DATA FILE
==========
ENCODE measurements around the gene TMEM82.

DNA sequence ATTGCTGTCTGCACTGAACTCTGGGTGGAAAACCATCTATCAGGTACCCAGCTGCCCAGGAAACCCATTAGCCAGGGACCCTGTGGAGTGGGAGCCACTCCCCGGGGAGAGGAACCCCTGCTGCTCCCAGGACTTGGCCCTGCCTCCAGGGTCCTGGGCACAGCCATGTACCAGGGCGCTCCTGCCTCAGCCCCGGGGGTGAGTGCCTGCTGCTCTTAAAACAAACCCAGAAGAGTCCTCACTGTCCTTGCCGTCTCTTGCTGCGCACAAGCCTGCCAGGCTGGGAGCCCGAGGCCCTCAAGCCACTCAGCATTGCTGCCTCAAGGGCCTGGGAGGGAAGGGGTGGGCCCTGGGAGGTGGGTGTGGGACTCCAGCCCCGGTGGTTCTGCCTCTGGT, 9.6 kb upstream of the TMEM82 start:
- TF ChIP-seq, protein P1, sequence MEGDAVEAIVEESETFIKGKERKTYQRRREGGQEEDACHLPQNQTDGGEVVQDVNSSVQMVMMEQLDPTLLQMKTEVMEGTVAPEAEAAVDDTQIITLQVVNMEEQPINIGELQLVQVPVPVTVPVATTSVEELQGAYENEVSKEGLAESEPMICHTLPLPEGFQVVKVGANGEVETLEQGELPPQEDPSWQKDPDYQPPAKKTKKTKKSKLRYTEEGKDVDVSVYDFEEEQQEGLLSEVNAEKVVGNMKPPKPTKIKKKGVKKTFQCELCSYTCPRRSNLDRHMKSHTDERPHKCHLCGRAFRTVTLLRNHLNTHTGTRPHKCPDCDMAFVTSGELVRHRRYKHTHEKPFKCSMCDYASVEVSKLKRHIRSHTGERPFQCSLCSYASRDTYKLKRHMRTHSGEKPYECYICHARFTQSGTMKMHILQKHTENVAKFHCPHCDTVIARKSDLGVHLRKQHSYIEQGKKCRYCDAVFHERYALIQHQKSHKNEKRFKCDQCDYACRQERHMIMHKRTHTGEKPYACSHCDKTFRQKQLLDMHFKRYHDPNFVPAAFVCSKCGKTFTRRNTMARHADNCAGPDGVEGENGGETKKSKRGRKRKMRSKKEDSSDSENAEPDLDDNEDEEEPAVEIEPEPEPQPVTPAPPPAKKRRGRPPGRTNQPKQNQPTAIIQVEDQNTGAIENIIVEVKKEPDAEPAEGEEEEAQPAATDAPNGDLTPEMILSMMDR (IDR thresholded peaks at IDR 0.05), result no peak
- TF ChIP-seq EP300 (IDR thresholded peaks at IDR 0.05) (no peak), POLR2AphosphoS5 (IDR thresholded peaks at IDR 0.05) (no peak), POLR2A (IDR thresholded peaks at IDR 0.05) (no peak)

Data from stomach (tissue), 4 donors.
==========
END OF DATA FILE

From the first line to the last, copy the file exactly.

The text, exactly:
ENCODE measurements around the gene TMEM82.

DNA sequence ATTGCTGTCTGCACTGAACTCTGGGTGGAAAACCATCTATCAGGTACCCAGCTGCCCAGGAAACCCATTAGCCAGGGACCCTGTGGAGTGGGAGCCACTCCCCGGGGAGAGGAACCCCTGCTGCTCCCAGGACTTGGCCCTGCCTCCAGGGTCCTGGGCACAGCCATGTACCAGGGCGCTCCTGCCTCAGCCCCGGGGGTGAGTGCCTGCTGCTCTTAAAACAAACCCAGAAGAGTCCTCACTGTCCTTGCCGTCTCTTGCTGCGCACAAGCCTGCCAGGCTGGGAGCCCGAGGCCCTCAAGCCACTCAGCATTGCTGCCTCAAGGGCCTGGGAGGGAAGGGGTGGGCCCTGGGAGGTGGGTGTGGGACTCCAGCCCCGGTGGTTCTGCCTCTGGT, 9.6 kb upstream of the TMEM82 start:
- TF ChIP-seq, protein P1, sequence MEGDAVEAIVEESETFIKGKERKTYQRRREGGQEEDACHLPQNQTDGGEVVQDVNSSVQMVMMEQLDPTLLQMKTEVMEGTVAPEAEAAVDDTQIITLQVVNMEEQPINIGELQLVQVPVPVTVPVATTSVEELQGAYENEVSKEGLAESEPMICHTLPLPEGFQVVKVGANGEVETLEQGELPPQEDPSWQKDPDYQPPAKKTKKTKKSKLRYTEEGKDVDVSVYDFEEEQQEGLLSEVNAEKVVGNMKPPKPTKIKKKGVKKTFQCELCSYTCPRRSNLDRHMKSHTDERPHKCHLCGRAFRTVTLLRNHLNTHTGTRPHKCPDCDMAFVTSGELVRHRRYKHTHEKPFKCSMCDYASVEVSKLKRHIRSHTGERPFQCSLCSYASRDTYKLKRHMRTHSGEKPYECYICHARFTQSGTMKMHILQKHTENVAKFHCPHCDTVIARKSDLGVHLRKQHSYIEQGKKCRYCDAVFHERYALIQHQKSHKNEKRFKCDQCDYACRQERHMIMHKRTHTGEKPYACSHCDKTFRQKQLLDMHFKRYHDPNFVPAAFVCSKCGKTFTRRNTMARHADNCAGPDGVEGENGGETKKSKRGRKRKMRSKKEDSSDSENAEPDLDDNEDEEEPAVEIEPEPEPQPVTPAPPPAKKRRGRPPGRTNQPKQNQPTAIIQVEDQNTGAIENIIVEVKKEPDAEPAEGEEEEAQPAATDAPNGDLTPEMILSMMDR (IDR thresholded peaks at IDR 0.05), result no peak
- TF ChIP-seq EP300 (IDR thresholded peaks at IDR 0.05) (no peak), POLR2AphosphoS5 (IDR thresholded peaks at IDR 0.05) (no peak), POLR2A (IDR thresholded peaks at IDR 0.05) (no peak)

Data from stomach (tissue), 4 donors.